Tom Rosko, Institute archivist and head, Institute Archives and Special Collections (IASC), has been a commentator during MIT’s Commencement procession every year since 2005. The only exception was in 2009 when other commitments prevented his participation.
Listening to the commentary, you might wonder how Rosko has come to know as much as he does.
Rosko’s first stint as a commentator for an MIT event was the inauguration of Susan Hockfield on May 6, 2005. Building on information provided by the MIT Information Center, staff at the IASC combed through records in the Archives for information about previous MIT inaugurations. Who was the first MIT president to have an inaugural ceremony (Pritchett in 1900)? When and where were Pritchett’s, and subsequent, inaugurations held? Where are copies of inaugural addresses (now available online on the IASC website)? Who processed at the various inaugurations? What music was played? Finding these and other tidbits of information helped to enrich the commentary.
Similar research about Commencement happens every year. About 6-8 weeks in advance of Commencement, temporary staff or students under Archivist for Reference, Outreach, and Instruction Nora Murphy’s direction collect information about previous commencements, 100, 75, 50, 25, and 10 years earlier. Who spoke? Were there notable graduates? Where were they held? What was the weather? Were there any unusual occurrences?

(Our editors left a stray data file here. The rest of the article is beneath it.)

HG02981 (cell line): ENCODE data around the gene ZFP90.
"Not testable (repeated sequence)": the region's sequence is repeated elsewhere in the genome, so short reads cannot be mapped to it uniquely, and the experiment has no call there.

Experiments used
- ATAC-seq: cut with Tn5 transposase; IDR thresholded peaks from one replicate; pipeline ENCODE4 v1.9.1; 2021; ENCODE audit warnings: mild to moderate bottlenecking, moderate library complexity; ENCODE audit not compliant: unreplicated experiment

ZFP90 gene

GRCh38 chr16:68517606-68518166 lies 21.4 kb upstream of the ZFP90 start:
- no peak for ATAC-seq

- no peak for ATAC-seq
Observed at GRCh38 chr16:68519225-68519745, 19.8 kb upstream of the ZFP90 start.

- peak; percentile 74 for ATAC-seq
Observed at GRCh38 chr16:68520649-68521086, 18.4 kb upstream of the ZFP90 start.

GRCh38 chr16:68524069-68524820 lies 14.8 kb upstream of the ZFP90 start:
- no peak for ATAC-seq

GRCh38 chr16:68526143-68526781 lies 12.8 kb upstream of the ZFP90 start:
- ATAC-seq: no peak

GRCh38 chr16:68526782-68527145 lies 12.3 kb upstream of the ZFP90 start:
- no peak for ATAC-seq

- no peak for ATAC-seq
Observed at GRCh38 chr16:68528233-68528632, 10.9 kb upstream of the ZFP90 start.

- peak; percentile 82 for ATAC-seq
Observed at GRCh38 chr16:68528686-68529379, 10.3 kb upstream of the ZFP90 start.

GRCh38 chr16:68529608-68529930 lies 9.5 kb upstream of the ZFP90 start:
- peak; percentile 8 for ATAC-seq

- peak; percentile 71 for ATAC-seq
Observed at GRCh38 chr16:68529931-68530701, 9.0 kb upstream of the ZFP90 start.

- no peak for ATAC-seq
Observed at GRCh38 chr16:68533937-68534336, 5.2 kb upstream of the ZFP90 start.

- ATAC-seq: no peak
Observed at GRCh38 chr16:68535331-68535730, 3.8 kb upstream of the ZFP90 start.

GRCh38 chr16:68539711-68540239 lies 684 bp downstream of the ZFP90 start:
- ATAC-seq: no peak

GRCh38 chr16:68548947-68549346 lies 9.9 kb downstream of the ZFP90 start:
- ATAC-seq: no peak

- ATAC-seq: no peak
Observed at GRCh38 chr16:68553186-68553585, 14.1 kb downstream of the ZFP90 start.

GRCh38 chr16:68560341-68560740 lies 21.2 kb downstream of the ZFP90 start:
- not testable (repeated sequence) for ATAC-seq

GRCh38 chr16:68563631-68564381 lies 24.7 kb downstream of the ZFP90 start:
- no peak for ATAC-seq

Over the years, an increasingly thick binder of information accompanies Rosko when he attends rehearsals in preparation for Commencement. As his experience and knowledge have increased, coincidentally his physical location during the procession has vastly improved. In recent years he and Director of Admissions Matt McGann have been located in a classroom overlooking Killian Court, but earlier years saw the commentators located under the staging in cramped quarters, balancing binders and microphones (and even umbrellas when it rained!) on their laps.